How to choose a MIS doctor

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Selecting a spine surgeon is one of the most important decisions you may ever need to make. Although most spine surgeries do not need to be performed immediately, finding the best surgeon and medical care can be a daunting task. The purpose of this article is to provide you with guidelines MIS surgeons agree upon.

Board Certified and Fellowship Trained

Make sure the MIS spine surgeon is board certified and fellowship trained in spine. A fellowship program is sub-specialty training beyond the usual surgical residency requirements.

Board certification by the American Board of Orthopaedic Surgery (ABOS) or American Board of Neurological Surgery (ABNS) means the surgeon has met particular educational Board requirements including evaluation and examination. These are the only spine surgeon boards recognized by the American Board of Medical Subspecialties (ABMS).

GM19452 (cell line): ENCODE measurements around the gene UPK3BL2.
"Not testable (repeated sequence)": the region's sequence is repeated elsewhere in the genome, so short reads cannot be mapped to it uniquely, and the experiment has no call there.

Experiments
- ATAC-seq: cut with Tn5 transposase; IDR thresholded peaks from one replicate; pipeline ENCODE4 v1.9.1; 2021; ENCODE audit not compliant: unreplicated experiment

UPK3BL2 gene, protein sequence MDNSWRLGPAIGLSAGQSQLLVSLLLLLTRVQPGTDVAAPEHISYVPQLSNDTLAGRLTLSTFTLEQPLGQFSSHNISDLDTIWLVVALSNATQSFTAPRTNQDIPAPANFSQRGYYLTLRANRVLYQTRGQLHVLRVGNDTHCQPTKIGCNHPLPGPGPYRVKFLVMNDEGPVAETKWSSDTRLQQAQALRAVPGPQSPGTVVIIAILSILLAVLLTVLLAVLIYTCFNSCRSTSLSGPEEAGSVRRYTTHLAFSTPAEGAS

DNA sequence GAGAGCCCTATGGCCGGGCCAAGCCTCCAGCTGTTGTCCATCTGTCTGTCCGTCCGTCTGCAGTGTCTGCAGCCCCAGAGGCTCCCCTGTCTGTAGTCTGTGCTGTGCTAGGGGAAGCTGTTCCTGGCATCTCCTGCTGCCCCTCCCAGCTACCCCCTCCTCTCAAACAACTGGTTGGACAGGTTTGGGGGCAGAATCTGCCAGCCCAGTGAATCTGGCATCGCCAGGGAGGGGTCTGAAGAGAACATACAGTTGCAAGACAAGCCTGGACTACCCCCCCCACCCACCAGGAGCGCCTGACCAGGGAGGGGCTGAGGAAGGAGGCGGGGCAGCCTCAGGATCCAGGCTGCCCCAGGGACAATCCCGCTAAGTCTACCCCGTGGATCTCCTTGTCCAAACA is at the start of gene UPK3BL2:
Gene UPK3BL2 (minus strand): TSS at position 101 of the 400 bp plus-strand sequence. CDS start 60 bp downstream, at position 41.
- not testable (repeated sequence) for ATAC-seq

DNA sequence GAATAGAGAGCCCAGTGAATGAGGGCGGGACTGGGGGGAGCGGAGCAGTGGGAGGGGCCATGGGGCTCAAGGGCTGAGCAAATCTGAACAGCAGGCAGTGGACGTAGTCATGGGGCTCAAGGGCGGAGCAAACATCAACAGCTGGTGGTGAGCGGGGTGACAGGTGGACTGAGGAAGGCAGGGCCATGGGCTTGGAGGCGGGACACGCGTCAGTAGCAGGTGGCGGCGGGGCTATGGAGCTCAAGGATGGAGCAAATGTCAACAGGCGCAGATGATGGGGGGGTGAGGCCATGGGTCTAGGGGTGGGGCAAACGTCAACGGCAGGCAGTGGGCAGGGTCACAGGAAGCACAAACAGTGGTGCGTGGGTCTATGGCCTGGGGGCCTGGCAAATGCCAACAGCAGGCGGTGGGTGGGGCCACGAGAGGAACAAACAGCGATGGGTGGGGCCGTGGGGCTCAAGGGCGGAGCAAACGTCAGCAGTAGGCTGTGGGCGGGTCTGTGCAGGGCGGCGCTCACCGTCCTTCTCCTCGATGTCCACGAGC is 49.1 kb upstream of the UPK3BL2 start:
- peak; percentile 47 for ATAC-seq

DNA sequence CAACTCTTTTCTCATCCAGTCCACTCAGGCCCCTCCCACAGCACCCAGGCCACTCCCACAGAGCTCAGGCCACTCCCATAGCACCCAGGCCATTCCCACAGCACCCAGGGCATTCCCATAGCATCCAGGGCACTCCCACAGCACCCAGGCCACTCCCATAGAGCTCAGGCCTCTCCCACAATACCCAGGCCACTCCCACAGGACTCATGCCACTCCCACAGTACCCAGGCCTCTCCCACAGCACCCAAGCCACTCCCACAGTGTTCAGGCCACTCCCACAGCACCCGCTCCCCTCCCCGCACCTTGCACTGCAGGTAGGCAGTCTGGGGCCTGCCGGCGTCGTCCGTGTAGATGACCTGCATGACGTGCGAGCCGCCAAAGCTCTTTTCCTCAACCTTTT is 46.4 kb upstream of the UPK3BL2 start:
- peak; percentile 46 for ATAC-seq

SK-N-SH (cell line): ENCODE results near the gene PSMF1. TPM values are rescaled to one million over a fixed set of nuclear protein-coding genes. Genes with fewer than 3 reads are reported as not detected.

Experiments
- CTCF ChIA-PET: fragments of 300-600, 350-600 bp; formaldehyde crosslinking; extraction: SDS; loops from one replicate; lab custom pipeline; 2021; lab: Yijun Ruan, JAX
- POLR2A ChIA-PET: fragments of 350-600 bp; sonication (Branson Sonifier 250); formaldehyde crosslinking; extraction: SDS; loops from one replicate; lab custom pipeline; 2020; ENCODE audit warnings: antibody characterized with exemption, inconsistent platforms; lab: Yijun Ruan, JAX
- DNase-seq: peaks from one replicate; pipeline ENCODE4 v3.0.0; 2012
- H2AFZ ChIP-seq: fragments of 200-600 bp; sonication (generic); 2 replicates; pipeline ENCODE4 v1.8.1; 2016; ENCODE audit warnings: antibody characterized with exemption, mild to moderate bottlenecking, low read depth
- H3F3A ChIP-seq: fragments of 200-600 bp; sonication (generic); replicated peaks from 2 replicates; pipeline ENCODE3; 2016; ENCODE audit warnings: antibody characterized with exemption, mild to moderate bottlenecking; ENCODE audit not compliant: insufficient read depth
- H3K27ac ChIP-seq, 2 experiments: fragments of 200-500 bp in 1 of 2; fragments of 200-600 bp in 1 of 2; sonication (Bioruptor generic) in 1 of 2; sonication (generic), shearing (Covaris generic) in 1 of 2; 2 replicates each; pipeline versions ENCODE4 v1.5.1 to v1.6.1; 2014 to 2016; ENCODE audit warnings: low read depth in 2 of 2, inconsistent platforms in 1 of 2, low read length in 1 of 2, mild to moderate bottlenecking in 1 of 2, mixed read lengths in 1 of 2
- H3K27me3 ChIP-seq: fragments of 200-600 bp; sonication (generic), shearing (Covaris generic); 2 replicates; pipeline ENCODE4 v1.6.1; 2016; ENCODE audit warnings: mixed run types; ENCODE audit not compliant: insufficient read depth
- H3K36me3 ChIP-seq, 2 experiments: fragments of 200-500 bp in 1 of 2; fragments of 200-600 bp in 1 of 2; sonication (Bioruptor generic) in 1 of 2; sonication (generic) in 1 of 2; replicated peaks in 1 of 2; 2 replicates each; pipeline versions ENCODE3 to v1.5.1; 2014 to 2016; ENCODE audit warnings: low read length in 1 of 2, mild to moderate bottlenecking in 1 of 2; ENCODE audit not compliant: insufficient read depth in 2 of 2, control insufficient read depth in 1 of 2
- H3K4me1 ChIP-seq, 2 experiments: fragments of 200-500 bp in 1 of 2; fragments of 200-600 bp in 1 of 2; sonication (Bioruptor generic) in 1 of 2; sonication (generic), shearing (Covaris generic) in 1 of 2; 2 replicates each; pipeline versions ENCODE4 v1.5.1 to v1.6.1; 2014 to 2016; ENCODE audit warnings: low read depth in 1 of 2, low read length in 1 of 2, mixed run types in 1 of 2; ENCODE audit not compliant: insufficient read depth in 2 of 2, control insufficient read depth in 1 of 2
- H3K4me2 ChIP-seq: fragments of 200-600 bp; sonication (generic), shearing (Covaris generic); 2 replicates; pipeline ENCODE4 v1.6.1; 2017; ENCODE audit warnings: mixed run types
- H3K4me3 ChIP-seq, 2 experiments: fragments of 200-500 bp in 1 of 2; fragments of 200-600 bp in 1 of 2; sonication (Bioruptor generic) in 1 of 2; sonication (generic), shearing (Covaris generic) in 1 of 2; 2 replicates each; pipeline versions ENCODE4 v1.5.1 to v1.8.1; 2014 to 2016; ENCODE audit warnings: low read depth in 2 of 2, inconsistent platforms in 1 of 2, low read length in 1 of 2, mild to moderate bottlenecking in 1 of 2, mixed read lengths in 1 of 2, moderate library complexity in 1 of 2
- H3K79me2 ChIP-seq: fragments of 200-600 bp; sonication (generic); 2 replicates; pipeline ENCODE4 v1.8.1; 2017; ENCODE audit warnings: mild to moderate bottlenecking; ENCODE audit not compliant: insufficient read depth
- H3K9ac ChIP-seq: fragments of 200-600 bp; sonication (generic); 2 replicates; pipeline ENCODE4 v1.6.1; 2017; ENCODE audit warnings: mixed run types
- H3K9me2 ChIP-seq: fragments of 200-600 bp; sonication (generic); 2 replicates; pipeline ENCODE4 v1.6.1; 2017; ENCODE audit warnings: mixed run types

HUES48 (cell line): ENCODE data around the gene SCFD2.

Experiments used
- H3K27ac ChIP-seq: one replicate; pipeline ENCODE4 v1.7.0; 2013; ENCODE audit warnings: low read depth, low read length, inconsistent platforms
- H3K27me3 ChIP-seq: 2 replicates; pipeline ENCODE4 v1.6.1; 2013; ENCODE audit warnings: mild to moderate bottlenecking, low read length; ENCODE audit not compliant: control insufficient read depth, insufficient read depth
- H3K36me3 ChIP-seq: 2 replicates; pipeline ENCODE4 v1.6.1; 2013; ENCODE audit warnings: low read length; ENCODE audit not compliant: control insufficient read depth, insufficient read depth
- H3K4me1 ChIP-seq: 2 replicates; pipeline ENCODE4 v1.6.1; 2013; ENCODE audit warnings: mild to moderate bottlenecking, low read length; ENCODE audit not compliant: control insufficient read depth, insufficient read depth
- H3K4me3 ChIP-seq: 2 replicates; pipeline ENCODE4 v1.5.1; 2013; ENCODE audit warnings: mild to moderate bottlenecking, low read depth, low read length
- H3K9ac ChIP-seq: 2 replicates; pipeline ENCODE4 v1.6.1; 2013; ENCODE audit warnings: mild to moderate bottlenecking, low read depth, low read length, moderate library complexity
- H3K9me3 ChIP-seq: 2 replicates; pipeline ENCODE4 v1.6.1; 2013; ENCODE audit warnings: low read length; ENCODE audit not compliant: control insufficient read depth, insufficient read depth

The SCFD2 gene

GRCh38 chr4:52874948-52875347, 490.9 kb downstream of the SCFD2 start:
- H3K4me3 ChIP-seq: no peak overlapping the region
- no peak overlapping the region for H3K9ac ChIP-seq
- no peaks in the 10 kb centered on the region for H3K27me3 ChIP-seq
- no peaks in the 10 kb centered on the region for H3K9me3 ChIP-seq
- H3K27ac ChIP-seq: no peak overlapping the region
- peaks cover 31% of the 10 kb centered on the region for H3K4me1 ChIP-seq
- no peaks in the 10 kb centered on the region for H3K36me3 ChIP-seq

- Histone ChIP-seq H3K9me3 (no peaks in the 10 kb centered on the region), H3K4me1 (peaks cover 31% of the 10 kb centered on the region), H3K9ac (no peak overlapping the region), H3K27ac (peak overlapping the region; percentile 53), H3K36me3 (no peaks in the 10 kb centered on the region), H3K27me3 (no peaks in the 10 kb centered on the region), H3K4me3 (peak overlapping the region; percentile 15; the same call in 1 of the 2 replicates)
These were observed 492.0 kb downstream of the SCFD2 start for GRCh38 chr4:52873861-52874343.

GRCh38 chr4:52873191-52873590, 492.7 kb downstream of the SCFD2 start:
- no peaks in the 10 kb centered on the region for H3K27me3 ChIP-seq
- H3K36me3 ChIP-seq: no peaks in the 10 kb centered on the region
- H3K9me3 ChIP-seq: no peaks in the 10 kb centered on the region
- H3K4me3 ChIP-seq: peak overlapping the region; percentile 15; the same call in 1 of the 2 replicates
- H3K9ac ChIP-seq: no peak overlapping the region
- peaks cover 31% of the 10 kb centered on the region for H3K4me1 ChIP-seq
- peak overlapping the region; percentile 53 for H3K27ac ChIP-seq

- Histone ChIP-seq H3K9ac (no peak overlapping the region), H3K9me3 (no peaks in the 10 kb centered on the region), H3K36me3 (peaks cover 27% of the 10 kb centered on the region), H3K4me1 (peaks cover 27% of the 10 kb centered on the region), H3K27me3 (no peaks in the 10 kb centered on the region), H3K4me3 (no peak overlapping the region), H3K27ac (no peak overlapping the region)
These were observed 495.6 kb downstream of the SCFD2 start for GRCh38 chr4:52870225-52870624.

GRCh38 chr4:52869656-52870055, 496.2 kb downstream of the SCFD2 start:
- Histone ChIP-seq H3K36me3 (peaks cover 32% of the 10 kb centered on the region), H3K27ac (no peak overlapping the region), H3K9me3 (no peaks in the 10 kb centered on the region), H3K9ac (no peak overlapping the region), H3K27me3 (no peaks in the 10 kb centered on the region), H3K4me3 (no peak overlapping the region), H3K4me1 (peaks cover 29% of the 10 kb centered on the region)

Fellowship training is a one or two year advanced program where the surgeon works specifically in treating spinal disorders. Such rigorous and demanding programs, usually under a specialist in the spine field, means the surgeon is highly skilled and qualified.

Medical Partnership

Trust and good communication are essential to all relationships, especially with your MIS surgeon!

Finding a MIS Surgeon

It is not uncommon for patients to be referred to a MIS surgeon by their primary care physician, other health care practitioner, friend, or relative. Alternatively, the Society for Minimally Invasive Spine Surgery provides patients with tools helpful in finding the right MIS surgeon.

Active members of the Society for Minimally Invasive Spine Surgery (SMISS) are board certified orthopaedic surgeons and neurosurgeons with known expertise in minimally invasive spine surgery. Each member is nominated by an established MIS colleague and their membership is approved by the Society Board of Directors comprised of the world experts in minimally invasive spine surgery. Each member must maintain ongoing training and make scientific contributions to the field of MIS spine surgery.

Updated on: 10/04/12
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